Canada’s financial regulator is raising the amount of capital the country’s major banks need to have on hand to cover potential losses as it says financial system vulnerabilities remain elevated and in some cases have continued to increase.
The Office of the Superintendent of Financial Institutions said Tuesday that the domestic stability buffer will increase by half a percentage point to 3.5 per cent, effective Nov. 1.
It follows a move in December by the regulator to increase the buffer by half a percentage point to three per cent.
The federal regulator said current vulnerabilities facing the banking industry include high household and corporate debt levels, the rising cost of debt and increased global uncertainty around fiscal and monetary policy.
Peter Routledge, the Superintendent of Financial Institutions, said households and companies remain highly indebted, making them more vulnerable to economic shocks.
“At the same time, the Canadian financial sector has shown resiliency through the winter and spring and Canada’s banks have shown signs of strength,” Routledge said.
“We need to leverage this window of opportunity to take further action to bolster the resilience of our financial system. In other words, OSFI is buying more insurance for financial stability at an opportune time.”
Routledge said it is ready to lower the buffer to support the banks if required.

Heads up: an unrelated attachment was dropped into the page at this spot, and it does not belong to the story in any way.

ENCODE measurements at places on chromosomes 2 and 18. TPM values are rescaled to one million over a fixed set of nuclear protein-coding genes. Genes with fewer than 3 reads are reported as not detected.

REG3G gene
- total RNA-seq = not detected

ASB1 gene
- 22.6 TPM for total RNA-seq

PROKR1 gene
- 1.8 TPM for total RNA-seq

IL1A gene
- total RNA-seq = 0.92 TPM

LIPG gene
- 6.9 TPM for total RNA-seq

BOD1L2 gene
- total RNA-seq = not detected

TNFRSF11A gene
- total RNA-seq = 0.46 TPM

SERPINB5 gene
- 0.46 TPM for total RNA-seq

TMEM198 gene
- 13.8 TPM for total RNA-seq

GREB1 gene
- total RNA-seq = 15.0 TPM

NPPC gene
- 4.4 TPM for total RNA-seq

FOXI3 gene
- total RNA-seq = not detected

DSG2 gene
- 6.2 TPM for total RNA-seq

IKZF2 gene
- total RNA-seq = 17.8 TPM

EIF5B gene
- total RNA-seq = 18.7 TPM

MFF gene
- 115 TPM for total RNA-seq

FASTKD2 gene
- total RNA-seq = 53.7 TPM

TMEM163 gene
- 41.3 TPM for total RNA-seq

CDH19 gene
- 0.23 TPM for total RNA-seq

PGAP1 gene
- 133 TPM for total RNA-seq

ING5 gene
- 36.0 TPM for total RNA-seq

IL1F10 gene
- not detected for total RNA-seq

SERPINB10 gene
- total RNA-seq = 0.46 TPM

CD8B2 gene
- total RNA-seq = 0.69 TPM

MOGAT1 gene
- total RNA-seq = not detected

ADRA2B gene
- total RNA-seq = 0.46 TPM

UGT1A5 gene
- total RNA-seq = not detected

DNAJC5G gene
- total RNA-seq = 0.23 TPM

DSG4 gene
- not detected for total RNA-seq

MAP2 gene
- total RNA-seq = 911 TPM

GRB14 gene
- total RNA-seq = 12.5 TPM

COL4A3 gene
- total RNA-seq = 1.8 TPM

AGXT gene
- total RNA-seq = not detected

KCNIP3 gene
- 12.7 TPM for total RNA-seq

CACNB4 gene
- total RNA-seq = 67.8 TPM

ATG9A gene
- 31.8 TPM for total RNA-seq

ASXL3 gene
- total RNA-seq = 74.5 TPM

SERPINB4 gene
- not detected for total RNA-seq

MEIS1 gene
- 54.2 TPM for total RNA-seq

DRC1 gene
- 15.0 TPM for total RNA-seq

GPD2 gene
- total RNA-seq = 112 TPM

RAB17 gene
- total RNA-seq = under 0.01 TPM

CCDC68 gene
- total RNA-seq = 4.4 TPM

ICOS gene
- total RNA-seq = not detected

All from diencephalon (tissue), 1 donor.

“Should risks materialize, we will not hesitate to take action to support financial system resilience by lowering the (buffer),” he said.
The domestic stability buffer applies to Canada’s six largest banks, known as domestic systemically important banks. It is reviewed and set every June and December, but can be changed at other times if needed.
The increase in the buffer will increase the common equity tier one ratio for the big banks to 11.5 per cent from 11 per cent, a threshold that Routledge says the big banks already exceed. The ratio is a key measure of a bank’s financial strength, which measures its capital compared with its total risk-weighted assets.
The global banking industry has been under pressure this year with several bank failures in the United States.
U.S. regulators closed First Republic Bank in May and sold the vast majority of its operations to JPMorgan Chase in what was the second-largest bank failure in the country.
The collapse followed the failure of Silicon Valley Bank and Signature Bank earlier in the year.